Vijayawada: Narayana Rao, head of the department for political science at VSM Aided College in Eluru, after serving for 26 years, is soon to retire without any pension or financial security. At a time when the minimum wage of a helper is fixed at Rs 8,074, the lecturer is drawing a salary of just Rs 11,500.
Coming from a agriculture background and with no ancestral property to fall back on, Rao is worried about his future after retiring from his job in March 2019. “I joined as a lecturer in 1993 in the aided college with a hope that the government would regularise the job and help me lead a comfortable life. After all, I'm a post graduate and in those days, being a post-graduate mattered a lot,” said Rao.
However, due to a glitch in government policy, Rao and 59 others like him who are about to retire in less than four years are not eligible for equal salaries and pension benefits like their regularised counterparts, said BV Ramesh, general secretary of the Affiliated College Teachers’ Association (ACTA).
Explaining further, Ramesh said all the lecturers who had joined aided colleges between 1985 and 1993 and have not completed 600 days of work by November 1993 were denied regularisation of the posts.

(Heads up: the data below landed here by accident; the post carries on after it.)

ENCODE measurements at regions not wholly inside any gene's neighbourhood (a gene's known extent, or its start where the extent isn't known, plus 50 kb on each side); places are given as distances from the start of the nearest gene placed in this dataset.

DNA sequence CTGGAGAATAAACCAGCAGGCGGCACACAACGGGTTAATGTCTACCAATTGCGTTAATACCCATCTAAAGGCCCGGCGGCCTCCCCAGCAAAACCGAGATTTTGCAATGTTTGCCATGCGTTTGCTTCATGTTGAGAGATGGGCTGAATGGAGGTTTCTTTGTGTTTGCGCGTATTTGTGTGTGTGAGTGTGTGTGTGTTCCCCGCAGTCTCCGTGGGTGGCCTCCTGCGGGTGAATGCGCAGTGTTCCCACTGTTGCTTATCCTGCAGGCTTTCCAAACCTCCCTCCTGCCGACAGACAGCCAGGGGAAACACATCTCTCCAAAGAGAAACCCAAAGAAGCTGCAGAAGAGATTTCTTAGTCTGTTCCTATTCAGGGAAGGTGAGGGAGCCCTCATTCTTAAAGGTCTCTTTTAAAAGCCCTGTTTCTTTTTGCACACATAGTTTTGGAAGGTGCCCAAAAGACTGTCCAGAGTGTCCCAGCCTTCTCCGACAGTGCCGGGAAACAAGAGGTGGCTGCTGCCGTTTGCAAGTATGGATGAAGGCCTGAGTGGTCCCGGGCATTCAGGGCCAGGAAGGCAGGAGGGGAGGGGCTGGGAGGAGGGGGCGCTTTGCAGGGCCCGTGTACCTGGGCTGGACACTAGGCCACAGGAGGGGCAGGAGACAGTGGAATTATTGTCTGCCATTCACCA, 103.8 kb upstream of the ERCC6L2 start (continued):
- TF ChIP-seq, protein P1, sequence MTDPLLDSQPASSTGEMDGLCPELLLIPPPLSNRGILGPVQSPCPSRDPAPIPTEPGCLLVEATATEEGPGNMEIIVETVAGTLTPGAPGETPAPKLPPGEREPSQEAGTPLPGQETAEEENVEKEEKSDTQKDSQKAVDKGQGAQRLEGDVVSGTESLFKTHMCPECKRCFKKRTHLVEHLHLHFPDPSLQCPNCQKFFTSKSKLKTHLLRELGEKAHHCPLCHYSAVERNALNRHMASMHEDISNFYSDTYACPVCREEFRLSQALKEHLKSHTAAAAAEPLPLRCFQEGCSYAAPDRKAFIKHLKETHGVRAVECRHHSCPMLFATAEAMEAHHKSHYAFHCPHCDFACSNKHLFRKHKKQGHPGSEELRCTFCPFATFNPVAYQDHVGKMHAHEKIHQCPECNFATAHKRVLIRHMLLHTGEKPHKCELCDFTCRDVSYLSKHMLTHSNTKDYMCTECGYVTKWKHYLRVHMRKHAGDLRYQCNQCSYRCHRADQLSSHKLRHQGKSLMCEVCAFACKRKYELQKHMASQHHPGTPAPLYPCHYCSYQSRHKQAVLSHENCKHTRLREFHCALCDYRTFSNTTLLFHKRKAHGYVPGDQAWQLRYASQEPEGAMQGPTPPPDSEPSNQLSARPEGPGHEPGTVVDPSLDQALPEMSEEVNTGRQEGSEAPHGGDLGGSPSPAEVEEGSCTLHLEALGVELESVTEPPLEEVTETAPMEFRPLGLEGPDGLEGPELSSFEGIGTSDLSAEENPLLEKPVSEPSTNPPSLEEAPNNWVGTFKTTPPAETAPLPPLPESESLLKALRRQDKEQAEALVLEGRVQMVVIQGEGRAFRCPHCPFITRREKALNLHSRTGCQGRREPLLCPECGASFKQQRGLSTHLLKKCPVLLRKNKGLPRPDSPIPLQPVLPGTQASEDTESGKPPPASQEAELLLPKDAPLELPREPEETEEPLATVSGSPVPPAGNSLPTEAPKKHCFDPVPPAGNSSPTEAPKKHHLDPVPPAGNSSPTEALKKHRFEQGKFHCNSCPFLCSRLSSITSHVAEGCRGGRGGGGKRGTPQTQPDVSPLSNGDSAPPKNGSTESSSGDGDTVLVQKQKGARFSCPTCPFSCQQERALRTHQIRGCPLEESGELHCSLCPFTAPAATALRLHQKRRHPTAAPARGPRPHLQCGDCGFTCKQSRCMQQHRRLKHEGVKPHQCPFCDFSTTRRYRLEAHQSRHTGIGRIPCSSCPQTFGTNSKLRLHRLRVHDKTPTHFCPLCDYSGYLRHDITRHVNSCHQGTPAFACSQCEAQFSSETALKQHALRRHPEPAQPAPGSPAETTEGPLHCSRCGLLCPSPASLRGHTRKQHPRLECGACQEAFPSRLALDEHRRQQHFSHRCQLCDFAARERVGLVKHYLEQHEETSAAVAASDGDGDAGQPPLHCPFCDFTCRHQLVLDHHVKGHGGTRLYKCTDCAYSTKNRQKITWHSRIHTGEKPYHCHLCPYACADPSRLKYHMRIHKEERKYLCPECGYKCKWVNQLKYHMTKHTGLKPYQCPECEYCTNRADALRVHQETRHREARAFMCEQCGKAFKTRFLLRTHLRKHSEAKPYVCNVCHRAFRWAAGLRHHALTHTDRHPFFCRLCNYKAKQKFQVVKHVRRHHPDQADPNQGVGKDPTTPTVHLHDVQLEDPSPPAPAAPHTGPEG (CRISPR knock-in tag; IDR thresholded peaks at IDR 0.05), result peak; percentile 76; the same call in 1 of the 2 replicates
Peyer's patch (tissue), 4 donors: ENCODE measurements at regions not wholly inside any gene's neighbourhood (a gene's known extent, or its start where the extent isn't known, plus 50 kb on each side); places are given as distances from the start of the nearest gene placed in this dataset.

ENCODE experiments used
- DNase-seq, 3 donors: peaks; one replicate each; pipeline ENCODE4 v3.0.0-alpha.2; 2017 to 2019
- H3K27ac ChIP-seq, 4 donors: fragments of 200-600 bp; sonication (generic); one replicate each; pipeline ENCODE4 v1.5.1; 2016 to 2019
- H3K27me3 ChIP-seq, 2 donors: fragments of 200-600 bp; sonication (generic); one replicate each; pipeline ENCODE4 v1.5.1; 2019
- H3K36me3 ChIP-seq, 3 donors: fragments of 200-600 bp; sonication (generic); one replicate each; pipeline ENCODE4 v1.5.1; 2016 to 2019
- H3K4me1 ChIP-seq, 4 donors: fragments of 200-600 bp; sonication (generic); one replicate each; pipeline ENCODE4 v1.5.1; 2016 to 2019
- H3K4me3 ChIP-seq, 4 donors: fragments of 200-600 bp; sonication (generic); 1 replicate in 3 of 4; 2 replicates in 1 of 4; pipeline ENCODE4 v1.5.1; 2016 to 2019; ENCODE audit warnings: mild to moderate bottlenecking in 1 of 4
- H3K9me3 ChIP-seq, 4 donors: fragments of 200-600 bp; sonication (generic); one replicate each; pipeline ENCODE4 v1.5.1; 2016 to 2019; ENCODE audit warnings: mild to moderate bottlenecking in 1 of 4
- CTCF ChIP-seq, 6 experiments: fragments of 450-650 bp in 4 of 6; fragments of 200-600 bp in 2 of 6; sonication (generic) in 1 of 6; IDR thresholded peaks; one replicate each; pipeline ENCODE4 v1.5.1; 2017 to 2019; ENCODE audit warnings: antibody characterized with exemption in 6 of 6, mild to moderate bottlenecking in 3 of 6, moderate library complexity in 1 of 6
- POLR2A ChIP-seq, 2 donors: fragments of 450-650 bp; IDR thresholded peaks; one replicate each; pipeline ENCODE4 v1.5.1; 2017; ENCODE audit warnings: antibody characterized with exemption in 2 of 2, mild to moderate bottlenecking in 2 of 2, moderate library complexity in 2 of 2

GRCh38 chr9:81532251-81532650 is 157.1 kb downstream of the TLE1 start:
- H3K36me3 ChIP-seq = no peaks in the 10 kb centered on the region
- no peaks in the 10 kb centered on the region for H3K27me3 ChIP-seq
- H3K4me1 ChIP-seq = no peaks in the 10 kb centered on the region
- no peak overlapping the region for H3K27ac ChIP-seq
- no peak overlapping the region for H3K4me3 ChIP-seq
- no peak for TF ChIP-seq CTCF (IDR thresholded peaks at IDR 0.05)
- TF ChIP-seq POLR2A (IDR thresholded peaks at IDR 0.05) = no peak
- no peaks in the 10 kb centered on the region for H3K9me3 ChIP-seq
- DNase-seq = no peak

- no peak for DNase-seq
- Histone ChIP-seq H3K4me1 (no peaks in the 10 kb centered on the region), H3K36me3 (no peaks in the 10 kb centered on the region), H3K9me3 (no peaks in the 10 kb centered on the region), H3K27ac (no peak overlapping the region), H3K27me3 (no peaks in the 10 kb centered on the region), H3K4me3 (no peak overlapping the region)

“There are many lecturers who completed 597 days or 560 days by 1993 and are still not regularised. Some of those lecturers have passed away and those who are alive are still fighting for their rights,” Ramesh added.
Meanwhile, those lecturers who joined after 1993 have been regularised and are being paid as per government scale. There are certain peons and helpers drawing better salaries than these lecturers, Ramesh told TOI.
“Before I die, I wish to see that my work is recognised. Not just me, there are many others who are soon to retire and they should also get justice. The government should consider our service and pay us according to the time scale,” said Rao. He added that it is the least the government can do to compensate them for the financial and emotional stress they faced for the past two decades.